- Assistant in Sociology at Wharton School
William Edward Burghardt Du Bois was born on February 23, 1868, in Great Barrington, Massachusetts, the son of Alfred Du Bois and Mary Silvina Burghardt. Haitian-born Alfred Du Bois was a barber and itinerant laborer who, during the Civil War, had enlisted and then deserted a New York regiment; he also deserted his wife and young son. Mary Silvina, a domestic servant, raised her son with the help of her extended family, which could trace its roots to a freedman, enslaved at birth in a Dutch colony, who fought in the American Revolution. Young William received a classical, college preparatory education from the integrated schools in Great Barrington. A graduate of Fisk University (1888) and Harvard College (1890), W.E.B. Du Bois earned his doctorate from Harvard in 1895 with a dissertation entitled The Suppression of the African Slave-Trade to the United States. While a graduate student he was offered a fellowship in 1892 to study at Friedrich-Wilhelm III Universitat in Berlin. Upon completion of his graduate studies DuBois accepted an offer to teach at Wilberforce University in Ohio. It was at Wilberforce where DuBois met Nina Gomer; they were married in May 1896.
In 1896 the University of Pennsylvania appointed him “Assistant in Sociology” at its Wharton School in order to conduct a “study of the social condition of the Colored People of the Seventh Ward of Philadelphia.” Thus from August 1, 1896, until December 31, 1897, Du Bois went from house-to-house in this ward, extending from Spruce to South Street and from Seventh Street to the Schuylkill River. He interviewed some five thousand persons, prepared a statistical and empirical analysis of his questionnaire, and published his findings in the much acclaimed The Philadelphia Negro (1899).
After his year in Philadelphia, Du Bois served as professor of economics, history, and sociology at Atlanta University (1897-1909), where he authored The Souls of Black Folk (1903), perhaps the most influential work of his generation on the African American experience. At the Pan-African Conference in London in 1900 he warned the world, “The problem of the twentieth century is the problem of the color line.” He became nationally prominent as cofounder of the National Association for the Advancement of Colored People (1909) and for twenty-four years, editor of its monthly publication, Crisis (1910-1934). Returning to Atlanta University (1934-1944), he published his last major work, Black Reconstruction in America (1935), a sweeping reevaluation of the role of African Americans in the Civil War and the years which followed.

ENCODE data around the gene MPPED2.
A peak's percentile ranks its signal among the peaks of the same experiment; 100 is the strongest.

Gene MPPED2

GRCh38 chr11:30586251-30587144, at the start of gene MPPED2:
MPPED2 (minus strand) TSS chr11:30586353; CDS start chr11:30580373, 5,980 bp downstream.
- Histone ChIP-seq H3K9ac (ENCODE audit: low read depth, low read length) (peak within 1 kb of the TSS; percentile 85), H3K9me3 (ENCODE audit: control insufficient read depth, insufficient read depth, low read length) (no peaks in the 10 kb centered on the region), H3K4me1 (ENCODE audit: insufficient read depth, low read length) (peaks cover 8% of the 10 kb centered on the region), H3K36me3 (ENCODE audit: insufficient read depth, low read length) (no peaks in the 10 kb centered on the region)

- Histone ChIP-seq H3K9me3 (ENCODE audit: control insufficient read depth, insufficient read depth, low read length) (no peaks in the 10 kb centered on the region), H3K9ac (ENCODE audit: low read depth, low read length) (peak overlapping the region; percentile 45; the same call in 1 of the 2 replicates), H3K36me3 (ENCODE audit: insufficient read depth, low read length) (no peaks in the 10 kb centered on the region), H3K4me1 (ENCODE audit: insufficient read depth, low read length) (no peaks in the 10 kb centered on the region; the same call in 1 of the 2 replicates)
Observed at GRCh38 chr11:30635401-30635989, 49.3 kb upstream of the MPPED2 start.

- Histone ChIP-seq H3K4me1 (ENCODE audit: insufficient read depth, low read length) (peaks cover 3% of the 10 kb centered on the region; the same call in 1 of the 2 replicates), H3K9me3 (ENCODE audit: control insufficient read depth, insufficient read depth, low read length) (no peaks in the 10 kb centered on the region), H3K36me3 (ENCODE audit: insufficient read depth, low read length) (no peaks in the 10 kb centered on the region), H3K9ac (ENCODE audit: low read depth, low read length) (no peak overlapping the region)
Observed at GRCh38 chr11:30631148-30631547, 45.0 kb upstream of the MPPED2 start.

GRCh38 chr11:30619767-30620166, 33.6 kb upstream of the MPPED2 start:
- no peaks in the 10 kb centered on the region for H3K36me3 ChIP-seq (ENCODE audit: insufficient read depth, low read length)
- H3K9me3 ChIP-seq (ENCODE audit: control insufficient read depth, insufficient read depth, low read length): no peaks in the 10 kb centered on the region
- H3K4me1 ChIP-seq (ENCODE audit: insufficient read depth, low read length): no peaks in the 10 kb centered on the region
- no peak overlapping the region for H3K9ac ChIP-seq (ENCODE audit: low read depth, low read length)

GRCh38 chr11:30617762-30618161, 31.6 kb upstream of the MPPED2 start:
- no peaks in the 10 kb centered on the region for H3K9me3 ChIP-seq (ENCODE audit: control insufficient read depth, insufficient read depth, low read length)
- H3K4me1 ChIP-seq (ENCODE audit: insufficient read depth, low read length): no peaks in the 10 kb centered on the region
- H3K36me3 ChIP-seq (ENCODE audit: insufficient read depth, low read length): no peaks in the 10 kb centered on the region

After his retirement from Atlanta University, Du Bois focused on problems of racism in the United States and world wide, working first with the NAACP and then the Council on African Affairs. After his first wife died in 1950, Du Bois married Shirley Graham, a leftist and the daughter of an old friend. Disillusioned with the progress being made in the United States, he grew increasingly radical. After joining the Communist Party in 1961, Du Bois traveled to the Soviet Union in 1962 to receive the Lenin Peace Prize from Nikita Khrushchev. At the invitation of Kwame Nkrumah, Du Bois and his wife had settled in Accra, Ghana, in 1961, so that he could direct the preparation of an “Encylopedia Africana.” On August 29, 1963, shortly after he had become a citizen of Ghana in 1963, Du Bois was buried in a state funeral outside Castle Osu, which had once been a holding pen for Africans bound to a life of slavery in America.
Matching the highest scholarly standards with great political zeal, Du Bois stands among the leading interpreters of American history and culture and at the very center of the African American intellectual tradition.